One of the most recognizable breeds of dog in the world is the Old English Sheepdog, also known as the Bobtail, the Shepherd’s Dog, the Dulux dog and the OES. Well, they are recognized when their coats are long, completely obscuring their eyes and ears. When they are trimmed (which is recommended for pet dogs) then the expressive head and athletic body is revealed.
It is unknown just what dog breeds went into the mix that produced the OES. The breed originated in working farms in England’s West counties Devon, Cornwall and Somerset as early as the 1700s. A dog’s worth was based on how he or she worked and not by how fashionable the pedigree was. As a result, pedigrees were not recorded.
Breeds thought to have played a part in creating the OES include the bearded collie (“beardie”), the French breeds Standard Poodle and Briard and even the Russian Owtchar, which today exists as the South Russian Ovcharka. Both breeds do share many physical similarities, such as a large size and heavy coat. Whatever the origins, by 1873 it was called the Shepherd’s dog and participated in one of the first dog shows in Birmingham, England. By the 1880s, they were imported to America and kept mostly by the wealthy.
Old English Sheepdogs are born with long, thick tails that curve gently over the back. It is unknown why farmers and shepherd’s started docking tails of their dogs, although one theory is that there was a tax on all dogs with tails. It was common practice since the 18th century. Breeders still dock tails purely for cosmetic reasons when the puppies are a few days old.
Tail docking is banned in some countries, including the OES’ native home of Great Britain. Time will tell if Old English Sheepdogs with tails will become as popular as those without. Some breeders who still dock tails argue that tails are very difficult to keep clean, according to Old English Sheepdogs: Everything about Purchase, Care, Nutrition, Behavior and Training (Barron’s Educational Series; 1999.)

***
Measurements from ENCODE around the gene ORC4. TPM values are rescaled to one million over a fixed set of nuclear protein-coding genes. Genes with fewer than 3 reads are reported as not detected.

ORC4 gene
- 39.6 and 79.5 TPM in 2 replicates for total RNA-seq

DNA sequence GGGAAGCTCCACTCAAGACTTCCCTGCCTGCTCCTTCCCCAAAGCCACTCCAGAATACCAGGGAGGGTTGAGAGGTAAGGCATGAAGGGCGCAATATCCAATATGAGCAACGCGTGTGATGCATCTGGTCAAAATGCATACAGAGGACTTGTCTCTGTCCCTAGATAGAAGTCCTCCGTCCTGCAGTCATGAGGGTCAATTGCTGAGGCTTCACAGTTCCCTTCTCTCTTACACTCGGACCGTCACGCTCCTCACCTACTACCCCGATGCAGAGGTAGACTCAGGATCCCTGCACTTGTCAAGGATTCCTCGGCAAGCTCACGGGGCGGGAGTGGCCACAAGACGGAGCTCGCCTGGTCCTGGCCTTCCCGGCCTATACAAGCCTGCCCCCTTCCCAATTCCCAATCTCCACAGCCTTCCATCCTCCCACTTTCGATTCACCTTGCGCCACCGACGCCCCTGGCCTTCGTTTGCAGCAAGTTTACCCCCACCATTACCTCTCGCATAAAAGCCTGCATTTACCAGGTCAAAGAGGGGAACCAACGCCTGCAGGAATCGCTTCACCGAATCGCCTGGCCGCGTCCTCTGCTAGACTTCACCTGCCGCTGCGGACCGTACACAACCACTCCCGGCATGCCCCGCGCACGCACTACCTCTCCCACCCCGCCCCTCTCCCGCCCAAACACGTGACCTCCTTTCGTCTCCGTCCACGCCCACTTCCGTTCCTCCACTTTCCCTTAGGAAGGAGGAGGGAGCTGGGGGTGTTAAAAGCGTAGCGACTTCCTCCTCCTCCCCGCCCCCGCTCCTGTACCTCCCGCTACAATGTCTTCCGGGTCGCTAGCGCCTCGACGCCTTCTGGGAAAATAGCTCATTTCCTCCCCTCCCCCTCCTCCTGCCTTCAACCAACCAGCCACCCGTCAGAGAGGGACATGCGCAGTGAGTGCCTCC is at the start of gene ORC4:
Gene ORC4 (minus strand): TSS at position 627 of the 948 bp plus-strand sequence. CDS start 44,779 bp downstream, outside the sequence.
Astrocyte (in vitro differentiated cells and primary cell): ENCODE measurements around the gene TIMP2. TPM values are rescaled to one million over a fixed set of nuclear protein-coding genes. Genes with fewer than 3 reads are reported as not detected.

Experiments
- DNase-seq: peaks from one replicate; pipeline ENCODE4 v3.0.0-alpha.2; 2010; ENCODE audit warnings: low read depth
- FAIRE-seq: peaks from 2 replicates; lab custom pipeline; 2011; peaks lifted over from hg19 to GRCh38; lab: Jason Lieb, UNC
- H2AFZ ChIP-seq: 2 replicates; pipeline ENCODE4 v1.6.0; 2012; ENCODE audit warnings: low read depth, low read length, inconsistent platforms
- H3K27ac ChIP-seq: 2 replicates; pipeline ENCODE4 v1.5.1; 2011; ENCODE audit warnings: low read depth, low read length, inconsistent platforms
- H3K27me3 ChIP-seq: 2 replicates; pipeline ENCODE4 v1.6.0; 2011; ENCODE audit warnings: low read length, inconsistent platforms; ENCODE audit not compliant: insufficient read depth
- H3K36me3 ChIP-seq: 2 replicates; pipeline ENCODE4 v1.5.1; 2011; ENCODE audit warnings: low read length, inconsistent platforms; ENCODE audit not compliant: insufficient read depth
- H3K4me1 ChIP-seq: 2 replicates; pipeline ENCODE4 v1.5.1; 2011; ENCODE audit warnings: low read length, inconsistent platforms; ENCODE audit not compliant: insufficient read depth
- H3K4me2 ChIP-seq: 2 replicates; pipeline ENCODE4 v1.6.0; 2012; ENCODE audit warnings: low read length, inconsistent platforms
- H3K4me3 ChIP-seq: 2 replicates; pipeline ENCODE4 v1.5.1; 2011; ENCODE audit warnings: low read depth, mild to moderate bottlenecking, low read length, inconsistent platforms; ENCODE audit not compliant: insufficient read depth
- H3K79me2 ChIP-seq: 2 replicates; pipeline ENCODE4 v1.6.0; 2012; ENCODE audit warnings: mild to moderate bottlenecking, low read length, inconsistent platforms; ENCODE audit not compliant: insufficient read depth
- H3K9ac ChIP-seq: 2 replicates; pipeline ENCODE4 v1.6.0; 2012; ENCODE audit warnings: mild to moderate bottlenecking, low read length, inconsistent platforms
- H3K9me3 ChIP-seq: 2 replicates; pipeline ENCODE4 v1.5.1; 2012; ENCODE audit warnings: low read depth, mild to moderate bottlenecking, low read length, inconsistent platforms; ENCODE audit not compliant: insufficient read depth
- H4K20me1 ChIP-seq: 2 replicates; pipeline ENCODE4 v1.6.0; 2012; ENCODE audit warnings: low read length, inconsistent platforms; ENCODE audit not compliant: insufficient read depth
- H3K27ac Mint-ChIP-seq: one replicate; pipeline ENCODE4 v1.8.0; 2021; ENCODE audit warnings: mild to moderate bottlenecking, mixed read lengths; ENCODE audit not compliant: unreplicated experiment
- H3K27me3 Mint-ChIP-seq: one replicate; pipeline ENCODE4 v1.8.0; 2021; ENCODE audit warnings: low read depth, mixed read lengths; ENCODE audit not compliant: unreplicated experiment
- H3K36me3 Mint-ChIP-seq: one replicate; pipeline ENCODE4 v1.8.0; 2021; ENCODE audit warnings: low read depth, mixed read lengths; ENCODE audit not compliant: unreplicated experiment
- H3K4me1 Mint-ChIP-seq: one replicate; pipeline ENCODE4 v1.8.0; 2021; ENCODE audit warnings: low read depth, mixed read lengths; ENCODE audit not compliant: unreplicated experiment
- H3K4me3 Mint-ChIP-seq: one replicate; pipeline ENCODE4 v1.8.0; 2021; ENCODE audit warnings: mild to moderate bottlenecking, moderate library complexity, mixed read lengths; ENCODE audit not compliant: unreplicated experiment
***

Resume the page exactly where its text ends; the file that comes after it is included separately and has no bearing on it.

The OES was an obscure breed until the first Digby appeared in 1961 on UK television screens as the mascot for Dulux paints. This caused a huge demand for Old English Sheepdogs. Unfortunately, many of these dogs were abandoned or relinquished to shelters because besotted buyers could not keep up with the energy and grooming demands of the OES.
Singer and songwriter Paul McCartney immortalized one of his OES in the Beatles song “Martha My Dear”, which appeared on the White Album. This breed has appeared many times on the large and small screen. They also appeared in the popular American strip For Better or For Worse. But demand for such a large dog has dropped, making the Kennel Club of England list it as an endangered breed.
- ASPCA Complete Guide to Dogs. Sheldon L. Gerstenfeld, VMD. Chronicle Books; 1999.
- Encyclopedia of Dog Breeds. D. Caroline Coile, Ph.D. Barron’s; 2005.
- The Howell Book of Dogs. Liz Palika. Howell Book House; 2007.